Nearly three months after The New York Times published an influential report on the eve of Election Day insisting “law enforcement officials” had been unable to find concrete links between Russia and the Trump campaign – or find proof Russian operatives were trying to help get Trump elected -- Times editors are still grappling with the controversial coverage. They also remain slow to provide answers to critics who wonder how an article essentially clearing Trump and his associates of links to Russia -- which “hasn’t aged well,” as Chris Hayes put it -- made it into print during such a crucial juncture of the campaign.
New questions have also been raised about the Times’ decision late in the campaign to sit on the story that Russian officials may have compromising information on Trump; information that was contained in a dossier compiled by a former British intelligence official.
Times executive editor Dean Baquet remains defiant and is lashing out at critics; even one who writes for the Times.
As for Russia allegedly trying to help elect Trump, Media Matters recently highlighted
We noted that an avalanche of revelations have since confirmed the FBI did suspect there were ties between Russia and Trump during the campaign. And when it was published, it was gleefully endorsed by the conservative media as proof that any speculation of there being Russia-Trump connection had been debunked by Times.
In real time, coming on the eve of the election, the article helped put the media brakes on the unfolding Russian hacking story; the same Russian hacking story that has since turned into a full-time Trump controversy.
Last Friday, Times public editor Liz Spayd addressed the Times’
She was specifically critical of the paper’s handling of the explosive Trump dossier story, noting, “Only after learning from CNN that Trump and President Obama had been briefed on the document did The Times publish what it had known for months.”
What had the Times known for months? Spayd spells out that Times reporters knew about the dossier, they interviewed its author, knew he was a legitimate former intelligence officer, and could find no “significant red flags” while trying to fact-check the dossier. Despite all that, the Times sat on the dossier story.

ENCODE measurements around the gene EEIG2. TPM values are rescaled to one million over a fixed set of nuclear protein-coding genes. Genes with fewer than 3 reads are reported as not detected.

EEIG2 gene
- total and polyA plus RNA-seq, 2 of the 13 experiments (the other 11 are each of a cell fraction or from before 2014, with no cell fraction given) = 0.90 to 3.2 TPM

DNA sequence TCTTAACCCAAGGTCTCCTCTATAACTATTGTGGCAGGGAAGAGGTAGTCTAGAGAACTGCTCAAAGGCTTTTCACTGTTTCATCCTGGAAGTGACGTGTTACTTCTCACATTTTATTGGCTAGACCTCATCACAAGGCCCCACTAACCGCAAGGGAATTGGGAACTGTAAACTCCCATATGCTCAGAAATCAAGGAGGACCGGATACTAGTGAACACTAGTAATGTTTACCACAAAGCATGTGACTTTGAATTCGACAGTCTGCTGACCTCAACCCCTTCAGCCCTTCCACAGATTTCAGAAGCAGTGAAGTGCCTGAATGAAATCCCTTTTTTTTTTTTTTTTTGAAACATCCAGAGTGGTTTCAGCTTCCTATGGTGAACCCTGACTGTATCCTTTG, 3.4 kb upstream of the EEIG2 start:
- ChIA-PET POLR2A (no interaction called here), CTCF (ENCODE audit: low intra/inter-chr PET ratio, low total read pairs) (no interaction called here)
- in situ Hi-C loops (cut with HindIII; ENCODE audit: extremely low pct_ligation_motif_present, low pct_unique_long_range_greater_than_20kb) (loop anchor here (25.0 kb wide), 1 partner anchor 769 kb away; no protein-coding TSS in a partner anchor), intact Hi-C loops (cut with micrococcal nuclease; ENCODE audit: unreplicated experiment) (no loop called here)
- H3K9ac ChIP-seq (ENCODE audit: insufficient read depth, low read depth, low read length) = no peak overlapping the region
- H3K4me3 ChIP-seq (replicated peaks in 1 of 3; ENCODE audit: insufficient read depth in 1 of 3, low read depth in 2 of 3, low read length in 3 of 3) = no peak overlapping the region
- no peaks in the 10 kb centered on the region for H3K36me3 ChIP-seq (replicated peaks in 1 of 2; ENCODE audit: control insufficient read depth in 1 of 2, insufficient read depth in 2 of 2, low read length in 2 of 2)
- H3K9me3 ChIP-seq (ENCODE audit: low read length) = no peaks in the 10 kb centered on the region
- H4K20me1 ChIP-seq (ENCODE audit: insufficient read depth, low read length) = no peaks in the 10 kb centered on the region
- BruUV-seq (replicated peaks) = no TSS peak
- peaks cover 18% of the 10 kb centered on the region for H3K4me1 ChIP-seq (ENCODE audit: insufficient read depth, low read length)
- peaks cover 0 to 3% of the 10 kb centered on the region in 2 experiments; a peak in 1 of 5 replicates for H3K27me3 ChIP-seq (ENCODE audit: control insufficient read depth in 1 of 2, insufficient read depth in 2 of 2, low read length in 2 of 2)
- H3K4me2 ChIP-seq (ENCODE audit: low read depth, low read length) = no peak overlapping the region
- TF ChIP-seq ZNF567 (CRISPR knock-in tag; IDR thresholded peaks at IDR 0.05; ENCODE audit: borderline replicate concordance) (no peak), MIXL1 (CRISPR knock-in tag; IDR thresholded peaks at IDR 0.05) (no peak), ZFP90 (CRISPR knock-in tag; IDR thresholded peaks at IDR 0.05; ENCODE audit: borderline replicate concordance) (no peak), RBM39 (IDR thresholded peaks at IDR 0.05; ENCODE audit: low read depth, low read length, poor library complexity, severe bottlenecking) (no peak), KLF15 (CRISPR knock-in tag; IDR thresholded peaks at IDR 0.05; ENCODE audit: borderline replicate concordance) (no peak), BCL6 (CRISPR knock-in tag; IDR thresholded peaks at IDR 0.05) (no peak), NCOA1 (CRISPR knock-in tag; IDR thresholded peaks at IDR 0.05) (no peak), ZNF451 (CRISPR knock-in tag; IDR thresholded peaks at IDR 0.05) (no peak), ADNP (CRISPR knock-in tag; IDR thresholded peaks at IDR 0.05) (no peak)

Spayd suggests that part of the reason they didn’t run with the “explosive allegations” was that journalists didn’t think Trump was going to win the election, so the paper didn’t want to risk sparking a controversy by reporting on the dossier.
Spayd’s appraisal echoes criticism she made last November, just days before the election, when she stressed the Times newsroom hadn’t given enough time and attention to the Russia hacking story. Times readers, she wrote, had been “shortchanged.” (By contrast, she noted the Times newsroom seemed “turbocharged” while covering the Hillary Clinton email saga.)
The public editor’s most recent critique immediately sparked outcry from within the Times, leading to the odd spectacle of executive editor Baquet airing his complaints about Spayd’s column to the Washington Post. Denouncing Spayd’s critique as a “bad column” that reached a “fairly ridiculous conclusion” (“she doesn’t understand what happened”), Baquet vigorously defended the paper’s election season work on the Russia-Trump story, and stressed that he personally oversaw much of it.
If that’s the case, Baquet should be able to answer some key, lingering questions about the Times’ misguided October 31 story about there being no evidence of Russia trying to help elect Trump during the campaign:
- Does Baquet know who the unnamed “law enforcement” sources were who mislead the newspaper about the FBI not being to uncover any evidence of any Russia-Trump link?
- If those sources lied to the Times, and especially if they did so for partisan reasons, does Baquet agree that the paper is under no obligation to protect their identity?
- And were those sources part of an anti-Clinton cabal within the FBI, and specifically within the FBI’s New York bureau?
- Are Times reporters today still using those untrustworthy sources?
Banquet’s continued defensive posture is reminiscent of the strategy Times editors took in the wake of the Iraq War in 2003 when it became increasingly clear that the paper’s pre-war coverage had failed badly, especially its over-eagerness to help the Bush administration sell a story about the looming threat of Iraq WMDs. For a year, Times editors defended the paper’s performance.
It wasn’t until May 26, 2004, that the Times published a mea culpa of sorts. (Days later, the paper’s public editor offered up a scathing critique of the newsroom’s effort during the run-up to the war.)
Today, Banquet is taking the same approach regarding the Times and the Russian hacking story: The newspaper did nothing wrong and all questions ought to be dismissed.
But they’re not. From Dan Pfeiffer, a former senior advisor to President Obama:
Public editor Spayd made a good-faith effort to put the Times’ 2016 Russia-Times hacking coverage into perspective and to offer up an honest appraisal. It would be helpful if the Times leadership did the same.